Marjorie Stiegler offers webinars and courses on career transitions.
Physicians Helping Physicians offers coaching/consulting on the nonclinical career shift.
The SEAK Non-Clinical Careers for Physicians conference has been recommended by other docs.
The Women in Pharma Careers website has alot to offer.
I also reached out to doctors who had already made the transition successfully, people I knew and also friends of friends. Most of these folks were eager to help and happy to chat. Every conversation was helpful in some way. I took lots of notes!
How does an industry career coach work?
After a couple weeks of cramming all this material and talking to anyone I could reach, I decided to contract an industry career coach. A friend of mine who had landed a solid work-from-home position in pharma highly recommended Nerissa Kreher, and while this is not an ad, I highly recommend her as well. I paid for several hours of 1:1 advising, which moved me along a lot faster than if I’d continued solo. Nerissa talked me through all the different pharma/ biotech job options for physicians, and counseled me as I began looking at different positions. She helped me to identify my own transferable skills and relevant experience, and we worked together to convert my 18-page academic CV into a 3-page resume (critical step), as well as to optimize my LinkedIn page (which is a very important tool in the industry job search). She also researched some of the companies I was interested in and gave me inside info, and set realistic expectations as far as compensation. And, she connected me with other women physicians who had made the transition recently, which was super-helpful, as they all had very different positions at different levels. I understand that most industry career coaches will offer similar services, and in my case, I felt it was worth every penny.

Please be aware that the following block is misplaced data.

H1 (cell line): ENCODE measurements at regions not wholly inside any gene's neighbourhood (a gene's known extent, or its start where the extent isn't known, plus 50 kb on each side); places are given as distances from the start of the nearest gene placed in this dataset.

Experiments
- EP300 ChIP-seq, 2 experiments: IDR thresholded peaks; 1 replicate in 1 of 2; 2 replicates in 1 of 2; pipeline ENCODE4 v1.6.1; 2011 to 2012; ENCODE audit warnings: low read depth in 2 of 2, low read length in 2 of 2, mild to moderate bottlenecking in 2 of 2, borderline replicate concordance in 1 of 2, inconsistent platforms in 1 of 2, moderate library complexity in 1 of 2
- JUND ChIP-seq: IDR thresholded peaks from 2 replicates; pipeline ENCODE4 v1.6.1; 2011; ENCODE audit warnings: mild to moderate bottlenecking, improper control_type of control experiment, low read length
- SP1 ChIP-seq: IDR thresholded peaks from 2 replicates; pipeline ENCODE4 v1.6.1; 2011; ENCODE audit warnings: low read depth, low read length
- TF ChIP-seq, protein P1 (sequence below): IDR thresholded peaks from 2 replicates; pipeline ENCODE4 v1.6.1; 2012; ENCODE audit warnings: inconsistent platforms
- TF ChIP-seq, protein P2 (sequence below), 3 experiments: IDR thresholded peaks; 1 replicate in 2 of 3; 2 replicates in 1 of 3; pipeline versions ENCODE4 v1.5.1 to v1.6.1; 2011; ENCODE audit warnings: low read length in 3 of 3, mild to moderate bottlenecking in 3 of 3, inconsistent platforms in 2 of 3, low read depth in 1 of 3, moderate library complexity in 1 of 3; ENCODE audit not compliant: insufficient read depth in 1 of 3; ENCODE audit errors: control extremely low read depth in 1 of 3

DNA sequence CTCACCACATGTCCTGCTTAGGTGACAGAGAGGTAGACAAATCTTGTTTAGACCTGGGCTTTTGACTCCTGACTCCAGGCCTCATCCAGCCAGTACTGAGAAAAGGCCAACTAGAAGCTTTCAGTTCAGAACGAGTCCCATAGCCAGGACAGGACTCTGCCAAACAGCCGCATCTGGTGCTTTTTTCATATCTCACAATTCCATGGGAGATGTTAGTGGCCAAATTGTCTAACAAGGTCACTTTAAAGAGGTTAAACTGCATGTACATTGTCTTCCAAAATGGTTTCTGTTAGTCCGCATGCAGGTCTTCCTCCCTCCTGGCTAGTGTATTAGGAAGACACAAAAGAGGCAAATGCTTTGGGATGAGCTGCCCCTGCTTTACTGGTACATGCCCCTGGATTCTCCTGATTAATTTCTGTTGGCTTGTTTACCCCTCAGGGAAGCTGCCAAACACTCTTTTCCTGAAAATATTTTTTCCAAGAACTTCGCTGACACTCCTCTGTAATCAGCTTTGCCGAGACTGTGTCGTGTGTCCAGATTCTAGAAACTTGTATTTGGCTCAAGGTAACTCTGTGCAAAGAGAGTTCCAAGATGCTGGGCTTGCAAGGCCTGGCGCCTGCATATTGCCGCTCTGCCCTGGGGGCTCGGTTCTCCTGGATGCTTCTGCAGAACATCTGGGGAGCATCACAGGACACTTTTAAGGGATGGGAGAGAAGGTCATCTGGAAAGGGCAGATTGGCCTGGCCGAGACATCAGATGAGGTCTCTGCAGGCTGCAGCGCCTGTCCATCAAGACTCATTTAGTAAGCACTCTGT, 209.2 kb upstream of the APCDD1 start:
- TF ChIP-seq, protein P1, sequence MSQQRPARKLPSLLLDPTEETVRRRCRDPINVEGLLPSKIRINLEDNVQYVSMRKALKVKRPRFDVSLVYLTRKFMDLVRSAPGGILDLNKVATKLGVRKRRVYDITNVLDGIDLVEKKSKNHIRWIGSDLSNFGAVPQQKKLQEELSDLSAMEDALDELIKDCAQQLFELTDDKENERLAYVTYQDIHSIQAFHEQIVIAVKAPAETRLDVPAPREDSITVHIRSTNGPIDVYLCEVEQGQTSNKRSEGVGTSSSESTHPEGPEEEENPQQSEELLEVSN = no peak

How does LinkedIn work?